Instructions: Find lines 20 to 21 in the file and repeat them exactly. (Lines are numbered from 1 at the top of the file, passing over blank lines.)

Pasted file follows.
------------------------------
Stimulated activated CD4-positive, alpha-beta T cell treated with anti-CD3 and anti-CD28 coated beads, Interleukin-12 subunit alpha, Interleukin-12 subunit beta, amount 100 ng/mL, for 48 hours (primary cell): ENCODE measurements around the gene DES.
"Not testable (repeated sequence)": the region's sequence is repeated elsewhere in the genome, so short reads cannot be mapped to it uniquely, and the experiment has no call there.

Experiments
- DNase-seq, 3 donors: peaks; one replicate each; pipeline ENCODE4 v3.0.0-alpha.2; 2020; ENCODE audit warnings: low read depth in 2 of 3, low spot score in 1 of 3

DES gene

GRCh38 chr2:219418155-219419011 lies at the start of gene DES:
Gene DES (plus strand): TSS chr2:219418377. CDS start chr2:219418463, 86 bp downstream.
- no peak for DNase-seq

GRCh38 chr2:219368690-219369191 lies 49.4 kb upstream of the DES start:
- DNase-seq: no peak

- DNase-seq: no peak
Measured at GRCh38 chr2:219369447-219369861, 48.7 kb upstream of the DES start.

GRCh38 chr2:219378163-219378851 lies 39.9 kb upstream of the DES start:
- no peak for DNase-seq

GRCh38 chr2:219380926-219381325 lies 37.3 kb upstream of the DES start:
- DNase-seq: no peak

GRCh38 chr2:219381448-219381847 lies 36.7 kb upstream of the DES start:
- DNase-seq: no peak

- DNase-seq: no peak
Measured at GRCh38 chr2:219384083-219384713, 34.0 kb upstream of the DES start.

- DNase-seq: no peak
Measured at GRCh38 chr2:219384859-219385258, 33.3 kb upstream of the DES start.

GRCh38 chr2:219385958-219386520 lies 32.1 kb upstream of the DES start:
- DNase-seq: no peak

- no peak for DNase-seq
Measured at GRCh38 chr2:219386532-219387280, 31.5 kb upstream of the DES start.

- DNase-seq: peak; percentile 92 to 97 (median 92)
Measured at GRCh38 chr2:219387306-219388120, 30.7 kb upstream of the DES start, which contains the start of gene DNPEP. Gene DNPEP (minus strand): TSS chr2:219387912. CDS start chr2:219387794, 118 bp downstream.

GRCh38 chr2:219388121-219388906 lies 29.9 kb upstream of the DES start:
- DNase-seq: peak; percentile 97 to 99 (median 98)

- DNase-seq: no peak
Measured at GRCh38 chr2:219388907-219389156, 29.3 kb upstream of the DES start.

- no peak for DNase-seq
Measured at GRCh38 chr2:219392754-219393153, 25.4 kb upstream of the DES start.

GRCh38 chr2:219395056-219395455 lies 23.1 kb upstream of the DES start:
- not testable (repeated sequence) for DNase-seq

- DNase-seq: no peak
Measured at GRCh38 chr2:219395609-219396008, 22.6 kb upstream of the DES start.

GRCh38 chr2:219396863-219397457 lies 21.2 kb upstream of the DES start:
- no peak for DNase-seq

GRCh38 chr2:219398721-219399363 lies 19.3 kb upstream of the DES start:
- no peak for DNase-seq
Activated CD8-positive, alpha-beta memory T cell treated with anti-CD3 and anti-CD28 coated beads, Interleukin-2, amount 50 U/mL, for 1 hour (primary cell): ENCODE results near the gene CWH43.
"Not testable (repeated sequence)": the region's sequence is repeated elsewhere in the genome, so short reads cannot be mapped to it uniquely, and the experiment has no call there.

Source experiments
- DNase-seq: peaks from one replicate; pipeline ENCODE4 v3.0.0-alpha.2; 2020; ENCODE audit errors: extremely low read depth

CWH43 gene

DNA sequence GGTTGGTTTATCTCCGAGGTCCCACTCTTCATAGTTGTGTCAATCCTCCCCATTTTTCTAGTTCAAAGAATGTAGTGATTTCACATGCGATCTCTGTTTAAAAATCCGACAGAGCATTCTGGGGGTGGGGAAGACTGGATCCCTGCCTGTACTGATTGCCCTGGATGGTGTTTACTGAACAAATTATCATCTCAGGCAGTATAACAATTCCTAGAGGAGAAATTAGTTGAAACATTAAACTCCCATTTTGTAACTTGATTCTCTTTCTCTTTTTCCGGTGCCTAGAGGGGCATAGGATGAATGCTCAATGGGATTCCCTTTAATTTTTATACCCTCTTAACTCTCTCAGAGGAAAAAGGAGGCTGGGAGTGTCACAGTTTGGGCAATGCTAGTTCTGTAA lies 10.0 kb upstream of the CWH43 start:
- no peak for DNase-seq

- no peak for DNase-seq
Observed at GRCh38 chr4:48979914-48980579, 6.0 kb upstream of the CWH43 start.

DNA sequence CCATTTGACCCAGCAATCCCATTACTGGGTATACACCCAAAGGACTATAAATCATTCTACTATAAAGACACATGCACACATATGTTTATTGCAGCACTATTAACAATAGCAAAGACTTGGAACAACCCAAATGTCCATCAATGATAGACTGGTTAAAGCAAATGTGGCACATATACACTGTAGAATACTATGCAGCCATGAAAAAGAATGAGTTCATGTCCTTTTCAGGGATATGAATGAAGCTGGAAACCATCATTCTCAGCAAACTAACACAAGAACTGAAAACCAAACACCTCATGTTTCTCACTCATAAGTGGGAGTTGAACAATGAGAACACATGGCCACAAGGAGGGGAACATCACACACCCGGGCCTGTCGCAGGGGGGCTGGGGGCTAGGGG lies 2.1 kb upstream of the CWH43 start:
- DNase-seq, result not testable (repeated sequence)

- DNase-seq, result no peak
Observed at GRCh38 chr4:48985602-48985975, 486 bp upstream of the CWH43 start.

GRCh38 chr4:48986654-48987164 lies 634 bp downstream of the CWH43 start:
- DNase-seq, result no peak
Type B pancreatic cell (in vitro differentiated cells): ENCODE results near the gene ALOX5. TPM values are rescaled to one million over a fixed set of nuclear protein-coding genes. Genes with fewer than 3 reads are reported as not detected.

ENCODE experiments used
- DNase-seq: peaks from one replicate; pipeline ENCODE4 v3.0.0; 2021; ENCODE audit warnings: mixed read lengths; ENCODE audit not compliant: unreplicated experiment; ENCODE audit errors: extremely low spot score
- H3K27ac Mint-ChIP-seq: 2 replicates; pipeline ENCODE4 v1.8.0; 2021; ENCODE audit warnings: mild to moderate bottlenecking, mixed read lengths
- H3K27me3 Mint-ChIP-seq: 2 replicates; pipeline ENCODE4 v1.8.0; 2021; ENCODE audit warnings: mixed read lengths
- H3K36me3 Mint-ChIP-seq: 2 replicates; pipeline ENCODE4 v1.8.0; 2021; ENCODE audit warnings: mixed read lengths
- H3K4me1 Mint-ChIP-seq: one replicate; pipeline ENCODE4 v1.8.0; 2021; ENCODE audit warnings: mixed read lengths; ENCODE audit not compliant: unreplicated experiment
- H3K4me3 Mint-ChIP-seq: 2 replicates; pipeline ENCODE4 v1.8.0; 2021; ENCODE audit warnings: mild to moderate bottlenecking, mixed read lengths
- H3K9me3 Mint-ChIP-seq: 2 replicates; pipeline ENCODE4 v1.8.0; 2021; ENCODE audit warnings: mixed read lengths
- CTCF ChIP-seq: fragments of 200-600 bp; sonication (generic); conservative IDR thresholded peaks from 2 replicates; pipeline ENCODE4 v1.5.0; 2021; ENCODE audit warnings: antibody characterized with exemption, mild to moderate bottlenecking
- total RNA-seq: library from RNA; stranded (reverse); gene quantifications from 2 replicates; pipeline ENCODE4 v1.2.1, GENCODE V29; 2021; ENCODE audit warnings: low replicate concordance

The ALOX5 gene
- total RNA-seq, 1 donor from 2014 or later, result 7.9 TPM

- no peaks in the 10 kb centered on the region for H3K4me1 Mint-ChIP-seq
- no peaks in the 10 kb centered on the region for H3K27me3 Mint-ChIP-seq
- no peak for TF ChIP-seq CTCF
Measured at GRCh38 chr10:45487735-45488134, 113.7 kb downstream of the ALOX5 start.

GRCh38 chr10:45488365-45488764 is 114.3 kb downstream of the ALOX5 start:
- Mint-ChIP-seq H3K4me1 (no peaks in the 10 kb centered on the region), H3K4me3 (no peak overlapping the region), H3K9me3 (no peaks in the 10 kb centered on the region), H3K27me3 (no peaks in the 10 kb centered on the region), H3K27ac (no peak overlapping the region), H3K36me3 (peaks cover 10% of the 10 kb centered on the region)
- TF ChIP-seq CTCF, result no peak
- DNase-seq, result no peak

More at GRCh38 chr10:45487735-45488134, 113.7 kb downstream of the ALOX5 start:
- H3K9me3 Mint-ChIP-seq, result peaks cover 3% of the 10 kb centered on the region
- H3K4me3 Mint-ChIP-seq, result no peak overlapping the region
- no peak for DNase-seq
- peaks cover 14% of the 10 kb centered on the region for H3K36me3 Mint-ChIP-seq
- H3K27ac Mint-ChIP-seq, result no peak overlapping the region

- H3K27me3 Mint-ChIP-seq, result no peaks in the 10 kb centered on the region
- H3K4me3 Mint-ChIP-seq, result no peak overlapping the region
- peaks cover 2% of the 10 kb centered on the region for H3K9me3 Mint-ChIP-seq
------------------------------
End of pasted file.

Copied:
Measured at GRCh38 chr2:219384083-219384713, 34.0 kb upstream of the DES start.

- DNase-seq: no peak